How quickly things change. REITs are traditionally seen as a way to get into real estate, though still featuring risky equity-like characteristcs. After all, REIT ETFs plunged 70-80% during the Great Financial Crisis. Massive rallies took place in the early-mid 2000s and again from the March 9, 2009 bottom through the early part of 2020.
Then COVID-19 struck... and REITs basically went from defensive asset to covid asset.
Thus, REITs are now becoming a proxy for life normalizing in a post-COVID-19 world. Retail spaces, hotels & leisure activity businesses make up a decent chunk of the asset class. Tenents unable to pay their rents due to economic shutdowns obviously crushes the businesses of REITs who usually have reliable cash flow and make big dividend payments to their investors. Looking at daily price-action of late, you’ll see that REIT funds are either among the top gainers and biggest losers – it’s all or nothing.
What’s more, fundamentally, lending standards have tightened. Sure, interest rates are essentially at record lows, but if banks are unwilling to take on risk, it doesn’t matter much. It will take time for the credit environment to loosen even with the Fed stepping in to back significant areas of the debt market. In fact recent data from the latest bank loan officer survey suggests credit conditions have tightened.
It’s not all dire though. Some REIT niches have held up nicely. Industrial & Specialty REITs are flat to even higher from a year ago. The hard hit spots include Retail & Hotel/Resort/Leisure REITs – those are down some 60% year-on-year.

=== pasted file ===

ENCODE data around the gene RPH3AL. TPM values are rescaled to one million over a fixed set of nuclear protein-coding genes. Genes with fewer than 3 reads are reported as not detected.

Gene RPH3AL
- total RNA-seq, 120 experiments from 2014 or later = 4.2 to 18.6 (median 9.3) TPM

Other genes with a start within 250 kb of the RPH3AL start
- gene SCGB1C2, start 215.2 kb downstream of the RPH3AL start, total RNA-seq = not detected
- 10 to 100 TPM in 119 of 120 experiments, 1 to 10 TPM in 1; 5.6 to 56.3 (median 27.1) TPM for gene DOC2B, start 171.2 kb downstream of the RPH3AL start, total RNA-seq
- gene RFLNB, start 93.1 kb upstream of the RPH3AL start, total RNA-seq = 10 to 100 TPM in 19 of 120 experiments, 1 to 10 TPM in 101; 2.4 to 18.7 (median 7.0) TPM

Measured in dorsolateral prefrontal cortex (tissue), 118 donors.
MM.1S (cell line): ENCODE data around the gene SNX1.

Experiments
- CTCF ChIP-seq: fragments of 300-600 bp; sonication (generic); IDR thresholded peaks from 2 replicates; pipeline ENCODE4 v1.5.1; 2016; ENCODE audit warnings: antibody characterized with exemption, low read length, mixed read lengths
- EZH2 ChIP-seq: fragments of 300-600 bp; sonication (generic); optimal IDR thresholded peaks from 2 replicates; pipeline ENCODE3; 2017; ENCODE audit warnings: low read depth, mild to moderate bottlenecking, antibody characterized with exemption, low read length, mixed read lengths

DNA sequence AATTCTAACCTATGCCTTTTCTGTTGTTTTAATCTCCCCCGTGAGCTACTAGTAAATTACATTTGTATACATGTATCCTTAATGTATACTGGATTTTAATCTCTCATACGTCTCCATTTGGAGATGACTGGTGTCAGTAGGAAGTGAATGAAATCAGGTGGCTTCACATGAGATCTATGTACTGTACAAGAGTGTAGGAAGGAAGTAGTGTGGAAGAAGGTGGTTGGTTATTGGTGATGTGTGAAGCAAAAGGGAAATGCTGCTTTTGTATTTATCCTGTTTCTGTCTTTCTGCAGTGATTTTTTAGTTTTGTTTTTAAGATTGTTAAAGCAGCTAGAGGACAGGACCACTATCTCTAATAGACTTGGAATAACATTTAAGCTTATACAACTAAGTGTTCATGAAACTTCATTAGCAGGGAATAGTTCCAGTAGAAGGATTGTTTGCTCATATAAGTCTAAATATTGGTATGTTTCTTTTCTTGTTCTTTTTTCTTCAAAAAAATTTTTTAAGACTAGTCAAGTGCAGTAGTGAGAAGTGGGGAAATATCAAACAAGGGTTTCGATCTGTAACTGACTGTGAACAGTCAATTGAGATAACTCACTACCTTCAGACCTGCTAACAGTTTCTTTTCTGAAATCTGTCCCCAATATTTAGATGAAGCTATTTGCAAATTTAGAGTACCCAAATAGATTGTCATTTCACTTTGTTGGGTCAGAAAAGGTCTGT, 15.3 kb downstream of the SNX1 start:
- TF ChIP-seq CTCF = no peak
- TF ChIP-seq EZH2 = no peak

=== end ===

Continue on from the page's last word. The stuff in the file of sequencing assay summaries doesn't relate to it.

That’s the narrative and performances, but what about the current valuations?
As noted in the latest Weekly Macro Themes report, REIT valuations are still elevated versus their long-term average. Keep in mind that the 40-year bull market in bonds has certainly been a tailwind for anything to do with real estate or just plain yield for that matter. REIT valuations have been trending higher for decades. Compared to more recent history though, their multiples have eased to about the lowest level since Q3 2011 and could present an opportunity. But other areas of the equity markets are trading much cheaper.
In our valuation analysis, we find that REIT valuations are still about half a standard deviation above their long-term average, though significantly down from levels earlier this year. Perhaps pricing higher than average is justified with current interest rate policy set forth by the Fed.
Another way to analyze REIT valuations is to look at dividend yield spreads. That’s the beauty of the asset class – with equity-like and bond-like features, there are many tools we can use. Comparing the yield on REITs to the 10-year Treasury, it would suggest REITs are a buy. And the same case can be made versus the yield on investment grade credit and that of the S&P 500.
Behaviorally, it is often tempting to look for investments with a juicy dividend yield. Investors often have a bias toward income rather than capital gains. There are two risks to realize though – 1) is the dividend safe? After all dividend yields are derived from historical, not necessarily prospective, paid dividends; and 2) where is price going to go? If the price return is lousy, the overall return comes into question... Bottom line – be a total return investor.
I will leave you with the bottom line from our report: REITs have switched from bond proxy to covid proxy, and continue to face a few uncertainties, yet yield support, Fed easing, and extreme pessimistic sentiment help underpin the sector. After turning bullish REITs in March, we have pulled back to neutral as the outlook becomes increasingly complex.
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